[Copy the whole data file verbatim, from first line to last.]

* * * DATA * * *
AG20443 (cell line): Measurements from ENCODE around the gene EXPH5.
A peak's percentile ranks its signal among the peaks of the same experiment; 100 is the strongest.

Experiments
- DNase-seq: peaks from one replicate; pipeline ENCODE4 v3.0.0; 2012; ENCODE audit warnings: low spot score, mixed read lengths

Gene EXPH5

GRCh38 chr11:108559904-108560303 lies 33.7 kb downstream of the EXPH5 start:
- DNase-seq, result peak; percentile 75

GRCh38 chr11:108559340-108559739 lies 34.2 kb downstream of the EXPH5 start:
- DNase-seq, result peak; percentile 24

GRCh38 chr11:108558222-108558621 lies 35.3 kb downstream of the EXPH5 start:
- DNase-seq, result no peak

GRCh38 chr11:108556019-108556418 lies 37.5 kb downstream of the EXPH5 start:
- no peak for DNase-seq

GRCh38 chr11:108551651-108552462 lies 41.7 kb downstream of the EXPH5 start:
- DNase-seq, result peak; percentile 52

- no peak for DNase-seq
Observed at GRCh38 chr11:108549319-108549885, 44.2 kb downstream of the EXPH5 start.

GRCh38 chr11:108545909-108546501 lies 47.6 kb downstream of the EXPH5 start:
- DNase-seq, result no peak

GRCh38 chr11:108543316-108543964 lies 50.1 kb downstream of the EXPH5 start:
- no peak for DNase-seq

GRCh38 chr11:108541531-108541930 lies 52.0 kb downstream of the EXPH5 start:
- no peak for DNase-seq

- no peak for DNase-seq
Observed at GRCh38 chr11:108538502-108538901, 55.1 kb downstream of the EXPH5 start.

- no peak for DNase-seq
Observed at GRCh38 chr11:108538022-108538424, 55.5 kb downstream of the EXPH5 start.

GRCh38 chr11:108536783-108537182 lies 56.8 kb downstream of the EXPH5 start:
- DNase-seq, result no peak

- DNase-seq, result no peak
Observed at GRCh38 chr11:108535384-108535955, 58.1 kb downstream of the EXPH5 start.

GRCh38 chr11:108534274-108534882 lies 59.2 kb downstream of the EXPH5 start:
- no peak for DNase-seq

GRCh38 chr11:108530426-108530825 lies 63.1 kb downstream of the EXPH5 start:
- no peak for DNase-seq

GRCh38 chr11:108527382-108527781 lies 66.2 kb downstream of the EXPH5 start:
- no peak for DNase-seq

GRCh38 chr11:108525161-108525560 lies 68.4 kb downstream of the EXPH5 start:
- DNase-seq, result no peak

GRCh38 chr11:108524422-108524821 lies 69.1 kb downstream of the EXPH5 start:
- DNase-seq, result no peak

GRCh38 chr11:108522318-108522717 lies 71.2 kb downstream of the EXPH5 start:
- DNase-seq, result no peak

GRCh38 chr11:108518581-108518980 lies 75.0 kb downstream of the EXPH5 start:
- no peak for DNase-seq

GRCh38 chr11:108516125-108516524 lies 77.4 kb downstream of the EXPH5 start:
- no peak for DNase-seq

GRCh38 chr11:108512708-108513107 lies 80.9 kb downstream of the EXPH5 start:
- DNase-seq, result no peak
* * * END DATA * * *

AG20443 (cell line): Measurements from ENCODE around the gene EXPH5.
A peak's percentile ranks its signal among the peaks of the same experiment; 100 is the strongest.

Experiments
- DNase-seq: peaks from one replicate; pipeline ENCODE4 v3.0.0; 2012; ENCODE audit warnings: low spot score, mixed read lengths

Gene EXPH5

GRCh38 chr11:108559904-108560303 lies 33.7 kb downstream of the EXPH5 start:
- DNase-seq, result peak; percentile 75

GRCh38 chr11:108559340-108559739 lies 34.2 kb downstream of the EXPH5 start:
- DNase-seq, result peak; percentile 24

GRCh38 chr11:108558222-108558621 lies 35.3 kb downstream of the EXPH5 start:
- DNase-seq, result no peak

GRCh38 chr11:108556019-108556418 lies 37.5 kb downstream of the EXPH5 start:
- no peak for DNase-seq

GRCh38 chr11:108551651-108552462 lies 41.7 kb downstream of the EXPH5 start:
- DNase-seq, result peak; percentile 52

- no peak for DNase-seq
Observed at GRCh38 chr11:108549319-108549885, 44.2 kb downstream of the EXPH5 start.

GRCh38 chr11:108545909-108546501 lies 47.6 kb downstream of the EXPH5 start:
- DNase-seq, result no peak

GRCh38 chr11:108543316-108543964 lies 50.1 kb downstream of the EXPH5 start:
- no peak for DNase-seq

GRCh38 chr11:108541531-108541930 lies 52.0 kb downstream of the EXPH5 start:
- no peak for DNase-seq

- no peak for DNase-seq
Observed at GRCh38 chr11:108538502-108538901, 55.1 kb downstream of the EXPH5 start.

- no peak for DNase-seq
Observed at GRCh38 chr11:108538022-108538424, 55.5 kb downstream of the EXPH5 start.

GRCh38 chr11:108536783-108537182 lies 56.8 kb downstream of the EXPH5 start:
- DNase-seq, result no peak

- DNase-seq, result no peak
Observed at GRCh38 chr11:108535384-108535955, 58.1 kb downstream of the EXPH5 start.

GRCh38 chr11:108534274-108534882 lies 59.2 kb downstream of the EXPH5 start:
- no peak for DNase-seq

GRCh38 chr11:108530426-108530825 lies 63.1 kb downstream of the EXPH5 start:
- no peak for DNase-seq

GRCh38 chr11:108527382-108527781 lies 66.2 kb downstream of the EXPH5 start:
- no peak for DNase-seq

GRCh38 chr11:108525161-108525560 lies 68.4 kb downstream of the EXPH5 start:
- DNase-seq, result no peak

GRCh38 chr11:108524422-108524821 lies 69.1 kb downstream of the EXPH5 start:
- DNase-seq, result no peak

GRCh38 chr11:108522318-108522717 lies 71.2 kb downstream of the EXPH5 start:
- DNase-seq, result no peak

GRCh38 chr11:108518581-108518980 lies 75.0 kb downstream of the EXPH5 start:
- no peak for DNase-seq

GRCh38 chr11:108516125-108516524 lies 77.4 kb downstream of the EXPH5 start:
- no peak for DNase-seq

GRCh38 chr11:108512708-108513107 lies 80.9 kb downstream of the EXPH5 start:
- DNase-seq, result no peak